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Q. Horatius Flaccus (Horace), The Works of Horace (ed. C. Smart, Theodore Alois Buckley), book 2, Damasippus, in a conversation with Horace, proves this paradox of the Stoic philosophy, that most men are actually mad. (search)
ave the liberty to ask questions, and reply in my turn? Ask. Why does Ajax, the second hero after Achilles, rot [above ground], so often renowned for having saved the Grecians; that Priam and Priam's people may exult in his being unburied, by whose means so many youths have been deprived of their country's rites of sepulture. In his madness he killed a thousand sheep, crying out that he was destroying the famous Ulysses and Menelaus, together with me. When you at Aulis substituted your sweet daughter in the place of a heifer before the altar, and, O impious one, sprinkled her head with the salt cake; did you preserve soundness of mind? Why do you ask? What then did the mad Ajax do, when he slew the flock with his sword? He abstained from any violence to his wife and child, though he had imprecated many curses on the sons of Atreus: he neither hurt Teucer, nor even Ulysses himself. But I, out of prudence, appeased the gods with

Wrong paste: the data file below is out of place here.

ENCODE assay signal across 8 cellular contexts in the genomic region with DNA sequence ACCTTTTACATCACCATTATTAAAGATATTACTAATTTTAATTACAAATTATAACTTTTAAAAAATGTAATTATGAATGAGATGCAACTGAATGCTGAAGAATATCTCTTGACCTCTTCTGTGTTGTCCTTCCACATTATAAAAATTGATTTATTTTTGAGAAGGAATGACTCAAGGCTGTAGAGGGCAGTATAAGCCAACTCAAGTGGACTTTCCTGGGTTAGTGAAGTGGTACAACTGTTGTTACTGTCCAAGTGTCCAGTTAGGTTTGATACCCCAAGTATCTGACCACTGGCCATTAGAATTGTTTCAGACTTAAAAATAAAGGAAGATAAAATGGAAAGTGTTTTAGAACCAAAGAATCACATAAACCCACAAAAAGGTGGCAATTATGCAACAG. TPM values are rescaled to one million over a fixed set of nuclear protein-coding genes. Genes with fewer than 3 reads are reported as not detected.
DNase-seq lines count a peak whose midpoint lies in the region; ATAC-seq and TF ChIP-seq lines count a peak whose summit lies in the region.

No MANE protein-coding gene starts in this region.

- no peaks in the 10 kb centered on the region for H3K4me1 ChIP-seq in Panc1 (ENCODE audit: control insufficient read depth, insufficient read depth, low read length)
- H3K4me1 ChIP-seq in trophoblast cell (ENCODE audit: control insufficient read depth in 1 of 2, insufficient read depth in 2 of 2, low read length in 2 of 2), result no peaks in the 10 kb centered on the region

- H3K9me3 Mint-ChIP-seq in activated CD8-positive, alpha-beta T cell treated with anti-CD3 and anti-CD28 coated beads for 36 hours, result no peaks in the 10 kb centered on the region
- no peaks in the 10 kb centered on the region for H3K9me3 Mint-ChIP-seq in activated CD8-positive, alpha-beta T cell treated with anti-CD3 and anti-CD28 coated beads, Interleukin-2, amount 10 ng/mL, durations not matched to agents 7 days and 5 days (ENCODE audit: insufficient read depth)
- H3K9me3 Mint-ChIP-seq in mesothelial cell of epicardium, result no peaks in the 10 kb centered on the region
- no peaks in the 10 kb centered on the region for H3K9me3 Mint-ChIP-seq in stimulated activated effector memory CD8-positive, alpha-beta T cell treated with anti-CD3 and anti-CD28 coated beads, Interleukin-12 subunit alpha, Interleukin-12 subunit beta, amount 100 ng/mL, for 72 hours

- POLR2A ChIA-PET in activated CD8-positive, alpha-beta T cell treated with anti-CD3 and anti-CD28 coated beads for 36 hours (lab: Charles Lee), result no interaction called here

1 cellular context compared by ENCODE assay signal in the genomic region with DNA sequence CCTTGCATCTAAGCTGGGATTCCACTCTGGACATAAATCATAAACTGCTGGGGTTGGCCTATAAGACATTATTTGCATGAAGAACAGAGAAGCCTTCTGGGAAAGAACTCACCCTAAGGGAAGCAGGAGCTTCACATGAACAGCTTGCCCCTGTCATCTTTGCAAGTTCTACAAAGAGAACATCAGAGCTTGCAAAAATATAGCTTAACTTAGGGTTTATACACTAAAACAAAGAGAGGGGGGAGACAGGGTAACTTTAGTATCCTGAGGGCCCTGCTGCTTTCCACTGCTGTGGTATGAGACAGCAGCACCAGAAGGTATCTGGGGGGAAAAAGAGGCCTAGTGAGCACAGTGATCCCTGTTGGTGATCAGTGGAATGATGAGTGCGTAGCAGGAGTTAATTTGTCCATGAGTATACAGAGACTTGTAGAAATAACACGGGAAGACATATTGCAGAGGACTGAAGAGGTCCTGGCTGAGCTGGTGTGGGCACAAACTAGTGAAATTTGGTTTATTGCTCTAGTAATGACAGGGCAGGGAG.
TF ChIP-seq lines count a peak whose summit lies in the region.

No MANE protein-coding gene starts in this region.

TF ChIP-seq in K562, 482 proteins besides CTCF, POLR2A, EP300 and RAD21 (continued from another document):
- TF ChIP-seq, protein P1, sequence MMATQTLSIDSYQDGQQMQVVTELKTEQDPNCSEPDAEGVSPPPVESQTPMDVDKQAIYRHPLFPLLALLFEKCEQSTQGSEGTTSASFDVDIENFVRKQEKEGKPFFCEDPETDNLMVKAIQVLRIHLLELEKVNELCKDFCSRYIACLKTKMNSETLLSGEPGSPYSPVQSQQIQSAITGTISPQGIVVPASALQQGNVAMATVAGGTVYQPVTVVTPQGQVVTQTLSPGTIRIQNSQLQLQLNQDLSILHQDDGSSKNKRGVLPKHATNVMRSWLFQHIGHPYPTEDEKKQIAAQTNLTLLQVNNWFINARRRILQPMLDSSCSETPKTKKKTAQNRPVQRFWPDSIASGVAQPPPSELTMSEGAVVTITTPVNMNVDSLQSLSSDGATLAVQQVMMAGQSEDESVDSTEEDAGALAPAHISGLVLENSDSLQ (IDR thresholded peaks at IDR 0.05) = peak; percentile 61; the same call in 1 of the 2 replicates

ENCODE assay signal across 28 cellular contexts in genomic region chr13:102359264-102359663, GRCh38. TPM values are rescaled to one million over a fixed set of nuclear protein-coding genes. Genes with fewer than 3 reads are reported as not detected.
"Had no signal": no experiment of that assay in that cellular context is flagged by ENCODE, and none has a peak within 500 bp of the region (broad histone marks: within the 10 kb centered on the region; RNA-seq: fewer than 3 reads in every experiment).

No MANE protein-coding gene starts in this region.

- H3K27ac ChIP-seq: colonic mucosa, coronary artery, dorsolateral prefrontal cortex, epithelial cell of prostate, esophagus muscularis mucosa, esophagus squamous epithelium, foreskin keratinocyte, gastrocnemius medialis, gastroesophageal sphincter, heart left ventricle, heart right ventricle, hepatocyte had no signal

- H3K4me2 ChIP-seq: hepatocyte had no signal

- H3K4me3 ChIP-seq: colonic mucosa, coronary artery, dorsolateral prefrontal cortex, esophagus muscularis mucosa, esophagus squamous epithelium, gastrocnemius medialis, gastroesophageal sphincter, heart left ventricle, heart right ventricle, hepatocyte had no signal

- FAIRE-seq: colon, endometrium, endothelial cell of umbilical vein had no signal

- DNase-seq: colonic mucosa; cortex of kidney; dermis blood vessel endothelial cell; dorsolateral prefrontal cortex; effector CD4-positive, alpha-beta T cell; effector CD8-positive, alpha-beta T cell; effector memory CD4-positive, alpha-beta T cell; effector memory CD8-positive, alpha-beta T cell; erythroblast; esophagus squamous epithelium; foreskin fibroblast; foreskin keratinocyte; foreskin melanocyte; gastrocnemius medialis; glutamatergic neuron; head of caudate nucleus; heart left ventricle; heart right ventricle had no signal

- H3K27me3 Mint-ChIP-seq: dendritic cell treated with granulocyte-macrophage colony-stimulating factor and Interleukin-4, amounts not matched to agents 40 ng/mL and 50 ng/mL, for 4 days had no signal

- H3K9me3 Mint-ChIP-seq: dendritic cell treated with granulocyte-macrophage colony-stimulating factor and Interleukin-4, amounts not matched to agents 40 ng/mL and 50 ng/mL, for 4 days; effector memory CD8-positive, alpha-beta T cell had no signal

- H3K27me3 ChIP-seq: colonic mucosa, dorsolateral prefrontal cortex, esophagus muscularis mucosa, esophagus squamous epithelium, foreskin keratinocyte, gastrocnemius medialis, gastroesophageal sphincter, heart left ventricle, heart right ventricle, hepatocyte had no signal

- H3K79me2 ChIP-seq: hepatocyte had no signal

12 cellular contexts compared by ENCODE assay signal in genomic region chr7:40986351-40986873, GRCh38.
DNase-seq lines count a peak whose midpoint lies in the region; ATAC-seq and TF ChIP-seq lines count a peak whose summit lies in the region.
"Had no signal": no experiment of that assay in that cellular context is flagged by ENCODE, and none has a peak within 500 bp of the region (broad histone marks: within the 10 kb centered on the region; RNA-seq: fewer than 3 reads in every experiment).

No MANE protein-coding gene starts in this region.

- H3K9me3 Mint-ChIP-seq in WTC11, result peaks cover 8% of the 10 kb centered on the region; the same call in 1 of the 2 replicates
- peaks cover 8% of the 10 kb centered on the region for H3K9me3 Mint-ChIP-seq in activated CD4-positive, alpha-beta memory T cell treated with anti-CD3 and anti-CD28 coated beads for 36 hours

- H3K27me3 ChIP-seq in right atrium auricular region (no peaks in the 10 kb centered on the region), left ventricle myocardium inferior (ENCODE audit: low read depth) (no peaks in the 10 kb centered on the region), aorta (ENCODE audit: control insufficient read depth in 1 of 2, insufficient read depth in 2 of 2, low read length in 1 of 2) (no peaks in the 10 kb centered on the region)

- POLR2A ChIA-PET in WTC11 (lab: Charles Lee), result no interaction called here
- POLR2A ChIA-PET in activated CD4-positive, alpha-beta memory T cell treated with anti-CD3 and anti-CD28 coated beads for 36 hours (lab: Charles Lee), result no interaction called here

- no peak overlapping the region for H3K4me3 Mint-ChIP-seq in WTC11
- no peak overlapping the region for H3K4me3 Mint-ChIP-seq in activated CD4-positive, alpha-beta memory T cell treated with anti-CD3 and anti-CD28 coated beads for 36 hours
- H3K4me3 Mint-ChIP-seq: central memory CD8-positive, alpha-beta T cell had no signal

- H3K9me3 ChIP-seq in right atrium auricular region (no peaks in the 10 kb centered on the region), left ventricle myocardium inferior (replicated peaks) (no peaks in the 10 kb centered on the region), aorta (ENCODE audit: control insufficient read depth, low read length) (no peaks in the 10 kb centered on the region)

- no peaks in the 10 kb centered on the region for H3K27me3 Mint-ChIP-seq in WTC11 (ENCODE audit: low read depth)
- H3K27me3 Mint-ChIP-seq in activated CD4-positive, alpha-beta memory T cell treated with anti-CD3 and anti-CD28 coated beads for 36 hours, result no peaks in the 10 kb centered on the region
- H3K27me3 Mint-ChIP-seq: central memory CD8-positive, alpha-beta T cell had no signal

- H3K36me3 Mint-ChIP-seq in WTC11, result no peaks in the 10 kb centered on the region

M. Annaeus Lucanus, Pharsalia (ed. Sir Edward Ridley), book 5, line 71 (search)
ut while She hastes from that dread light in which she saw The fates, to common day, lo! on her path The darkness fell. Then by a Stygian draught Of the forgetful river, Phoebus snatched Back from her soul his secrets; and she fell Yet hardly living. Nor did Appius dread Approaching death, but by dark oracles Baffled, while yet the Empire of the world Hung in the balance, sought his promised realm In Chalcis of Euboea. Yet to escape All ills of earth, the crash of war-what god Can give thee such a boon, but death alone? For on the solitary shore a grave Awaits thee, where Carystos' marble cragsAppius was seized with fever as soon as he reached the spot; and there he died and was buried, thus fulfilling the oracle. Draw in the passage of the sea, and where The fane of Rhamnus rises to the godsThat is, Nemesis. Who hate the proud, and where the ocean strait Boils in swift whirlpools, and Euripus draws Deceitful in his tides, a bane to ships, Chalcidian vessels to bleak Aulis' shore.
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